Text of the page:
Friday, January 28, 2011

Alaska Marine Science Symposium - Polar Bears

Ocean Watch Captain Mark Schrader was recently in Alaska and came across this amazing polar bear story which quite frankly has stretched my imagination to a new extreme. This is the new world of the polar bear...

"Between 26 August and 4 September, 2008, a radio collared adult female polar bear swam 687 km through ice-free waters north from the Alaskan Beaufort Sea coast to offshore pack ice. The bear then intermittently swam or walked on the sea ice surface an additional 1800 km until her recapture on the Beaufort Sea coast on 26 October 2008. During the 687 km swim, collar activity sensors and GPS data showed that the bear swam CONTINUOUSLY without rest for 232 hours. During the 9 day swim her body temperature declined and between her first capture and subsequent recapture she lost 22% of her body weight and lost her yearling cub."

Thursday, January 20, 2011

Sea Warming Effects Cod

Scandinavian sea may get too warm for cod

By Alister Doyle, Environment Correspondent

OSLO | Tue Jan 18, 2011 1:30am IST

OSLO (Reuters) - Climate change could make a sea in southern Scandinavia too warm for Atlantic cod and rising water temperatures may be stunting the growth of young fish, a study showed on Monday.

The report, drawing on records since 1919 of more than 100,000 juvenile cod caught and measured in the Skagerrak area off south Norway, gives some of the most detailed evidence yet of how global warming may affect commercial fish stocks.

More on the 2010 Heat/Extremes

GENEVA — The warmest year on record is a three-way tie: 2010, 2005 and 1998.

So says the U.N. weather agency, providing further evidence Thursday that the planet is slowly but surely heating up.

Average temperatures globally last year were 0.95 degrees Fahrenheit (0.53 Celsius) higher than the 1961-90 mean that is used for comparison purposes, according to World Meteorological Organization.

"The 2010 data confirm the Earth's significant long-term warming trend," said Michel Jarraud, WMO's top official. He added that the ten warmest years after records began in 1854 have all occurred since 1998.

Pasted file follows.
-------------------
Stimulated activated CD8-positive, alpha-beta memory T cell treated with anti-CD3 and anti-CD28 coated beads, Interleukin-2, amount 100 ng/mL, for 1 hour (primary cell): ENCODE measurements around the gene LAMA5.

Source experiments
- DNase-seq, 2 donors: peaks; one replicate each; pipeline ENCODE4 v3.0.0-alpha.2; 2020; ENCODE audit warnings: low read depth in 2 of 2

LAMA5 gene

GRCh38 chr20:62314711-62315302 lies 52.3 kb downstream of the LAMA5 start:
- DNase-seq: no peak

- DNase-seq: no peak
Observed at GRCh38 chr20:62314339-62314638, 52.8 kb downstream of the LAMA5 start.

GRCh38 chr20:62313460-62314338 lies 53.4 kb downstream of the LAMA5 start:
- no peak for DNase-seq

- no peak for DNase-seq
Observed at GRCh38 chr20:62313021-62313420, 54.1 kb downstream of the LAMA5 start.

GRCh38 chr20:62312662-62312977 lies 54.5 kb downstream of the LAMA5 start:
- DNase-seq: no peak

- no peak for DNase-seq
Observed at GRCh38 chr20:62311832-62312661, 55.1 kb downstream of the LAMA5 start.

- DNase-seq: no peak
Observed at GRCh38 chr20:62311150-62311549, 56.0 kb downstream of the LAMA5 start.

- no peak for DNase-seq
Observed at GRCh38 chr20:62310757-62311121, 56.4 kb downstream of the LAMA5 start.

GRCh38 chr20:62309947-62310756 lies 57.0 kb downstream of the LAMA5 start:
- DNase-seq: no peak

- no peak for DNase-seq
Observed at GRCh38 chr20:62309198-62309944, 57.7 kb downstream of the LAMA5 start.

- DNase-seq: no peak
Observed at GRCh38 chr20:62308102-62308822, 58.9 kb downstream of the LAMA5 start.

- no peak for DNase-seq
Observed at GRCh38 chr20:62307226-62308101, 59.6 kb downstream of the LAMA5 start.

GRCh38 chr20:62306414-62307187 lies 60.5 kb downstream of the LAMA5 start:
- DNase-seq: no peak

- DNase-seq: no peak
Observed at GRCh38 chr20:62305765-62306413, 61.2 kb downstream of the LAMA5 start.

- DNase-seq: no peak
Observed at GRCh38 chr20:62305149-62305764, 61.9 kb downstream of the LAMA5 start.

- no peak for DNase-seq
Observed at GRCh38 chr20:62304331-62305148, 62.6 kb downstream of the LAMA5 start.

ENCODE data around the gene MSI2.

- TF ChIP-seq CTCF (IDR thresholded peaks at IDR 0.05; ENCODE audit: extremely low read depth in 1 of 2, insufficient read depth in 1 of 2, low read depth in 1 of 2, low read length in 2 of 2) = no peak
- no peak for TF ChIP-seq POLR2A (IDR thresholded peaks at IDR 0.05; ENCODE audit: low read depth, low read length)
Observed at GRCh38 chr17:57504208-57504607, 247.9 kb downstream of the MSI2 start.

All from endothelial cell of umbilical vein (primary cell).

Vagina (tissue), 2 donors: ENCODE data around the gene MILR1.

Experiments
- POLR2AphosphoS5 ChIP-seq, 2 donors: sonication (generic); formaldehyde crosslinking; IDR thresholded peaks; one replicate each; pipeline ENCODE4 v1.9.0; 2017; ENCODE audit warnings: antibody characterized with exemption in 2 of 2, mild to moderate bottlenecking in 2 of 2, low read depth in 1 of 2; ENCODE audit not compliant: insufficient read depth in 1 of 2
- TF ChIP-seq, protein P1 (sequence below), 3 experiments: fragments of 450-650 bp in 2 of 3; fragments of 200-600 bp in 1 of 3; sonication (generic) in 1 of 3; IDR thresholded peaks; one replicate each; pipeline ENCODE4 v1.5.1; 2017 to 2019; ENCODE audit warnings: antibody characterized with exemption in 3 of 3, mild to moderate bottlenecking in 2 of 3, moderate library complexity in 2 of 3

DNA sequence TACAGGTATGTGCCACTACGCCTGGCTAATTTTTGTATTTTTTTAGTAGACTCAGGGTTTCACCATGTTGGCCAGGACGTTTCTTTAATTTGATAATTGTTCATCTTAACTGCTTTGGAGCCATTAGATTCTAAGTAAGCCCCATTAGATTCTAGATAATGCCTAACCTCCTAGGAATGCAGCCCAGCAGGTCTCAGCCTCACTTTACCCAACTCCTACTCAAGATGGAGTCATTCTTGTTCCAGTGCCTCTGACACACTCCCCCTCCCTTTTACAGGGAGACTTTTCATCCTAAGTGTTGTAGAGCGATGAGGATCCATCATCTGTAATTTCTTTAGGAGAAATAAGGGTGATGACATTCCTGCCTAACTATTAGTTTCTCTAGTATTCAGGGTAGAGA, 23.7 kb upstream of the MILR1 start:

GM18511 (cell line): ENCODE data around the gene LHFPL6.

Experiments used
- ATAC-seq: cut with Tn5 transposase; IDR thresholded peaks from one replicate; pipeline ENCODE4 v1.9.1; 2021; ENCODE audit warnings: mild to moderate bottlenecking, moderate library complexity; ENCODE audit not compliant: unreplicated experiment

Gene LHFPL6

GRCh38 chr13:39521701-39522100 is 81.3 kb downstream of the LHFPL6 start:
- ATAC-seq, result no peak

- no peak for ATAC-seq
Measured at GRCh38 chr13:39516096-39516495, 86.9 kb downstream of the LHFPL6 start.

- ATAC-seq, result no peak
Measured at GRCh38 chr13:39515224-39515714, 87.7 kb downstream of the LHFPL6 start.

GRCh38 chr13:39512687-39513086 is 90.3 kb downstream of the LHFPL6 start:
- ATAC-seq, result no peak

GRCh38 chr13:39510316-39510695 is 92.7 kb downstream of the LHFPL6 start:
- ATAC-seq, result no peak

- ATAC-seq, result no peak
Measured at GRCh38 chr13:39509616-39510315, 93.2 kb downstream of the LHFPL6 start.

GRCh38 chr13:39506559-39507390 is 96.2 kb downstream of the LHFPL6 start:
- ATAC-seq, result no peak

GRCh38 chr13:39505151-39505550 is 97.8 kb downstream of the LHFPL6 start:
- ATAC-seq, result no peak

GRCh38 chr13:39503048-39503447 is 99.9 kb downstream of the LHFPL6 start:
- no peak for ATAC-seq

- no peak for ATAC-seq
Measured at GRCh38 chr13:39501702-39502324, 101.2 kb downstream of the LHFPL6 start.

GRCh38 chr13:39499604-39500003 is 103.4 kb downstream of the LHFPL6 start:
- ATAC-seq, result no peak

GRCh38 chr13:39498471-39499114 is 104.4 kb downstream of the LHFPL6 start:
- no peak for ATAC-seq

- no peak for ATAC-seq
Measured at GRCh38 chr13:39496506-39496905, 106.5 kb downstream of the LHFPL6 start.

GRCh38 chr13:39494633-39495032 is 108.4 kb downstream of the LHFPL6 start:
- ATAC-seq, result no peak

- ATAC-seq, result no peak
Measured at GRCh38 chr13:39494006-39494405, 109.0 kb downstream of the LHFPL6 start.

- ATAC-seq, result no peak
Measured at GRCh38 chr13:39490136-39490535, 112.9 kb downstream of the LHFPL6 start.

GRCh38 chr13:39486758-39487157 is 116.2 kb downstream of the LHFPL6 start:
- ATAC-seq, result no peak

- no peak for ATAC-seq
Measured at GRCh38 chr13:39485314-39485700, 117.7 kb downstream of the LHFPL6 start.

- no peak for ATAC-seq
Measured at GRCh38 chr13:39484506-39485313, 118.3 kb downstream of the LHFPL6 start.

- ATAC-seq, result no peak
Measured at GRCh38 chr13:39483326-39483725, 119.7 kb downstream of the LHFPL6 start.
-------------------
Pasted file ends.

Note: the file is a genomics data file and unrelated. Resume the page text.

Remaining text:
But rising global temperatures over the last century are causing climate experts to worry. Most atmospheric scientists attribute the change to carbon dioxide and gases released into the air by gasoline-burning engines and other industrial processes. The gases tend to trap heat in the atmosphere like a greenhouse.

The Geneva-based global weather agency noted that last year's extreme weather – notably the heat wave in Russia and monsoon flooding in Pakistan – has continued into the new year. It also cited the heavy floods in Sri Lanka, the Philippines, Brazil and Australia as examples.

The year 2010 also was the wettest on record, according to the Global Historical Climatology Network. But since rain and snowfall patterns varied greatly around the world, scientists say more research is needed to establish a link between the warmer temperatures with the unusual moisture.

Wednesday, January 12, 2011

Record Heat Again, Especially in the Arctic

NOAA Report by Doyle Rice, USA Today

2010 tied with 2005 as the warmest year of the global surface temperature record, according to data released today by the National Climatic Data Center. Records began in 1880. The Earth's temperature was 1.12 degrees F above the 20th-century average, which was the same as 2005.

It was the 34th-consecutive year that the global temperature were above average, according to the data center. The last below-average year was 1976.
The global land surface temperatures for 2010 were the warmest on record at 1.8 F above the 20th-century average.

Warmer-than-average temperatures occurred for most of the world's surface. The warmest temperatures occurred throughout the high-latitude regions of the Northern Hemisphere, Canada, Alaska, the tropical Atlantic Ocean, the Middle East, Eastern Europe and northern Africa.

Nine of the Earth's 10 warmest years on record have occurred since 2001, and all 12 of the warmest years have occurred since 1997.

The satellite data shows that the globe continues to warm unevenly, with warming increasing as you go north: The Arctic Ocean has warmed an average of almost 3 degrees in the past 32 years.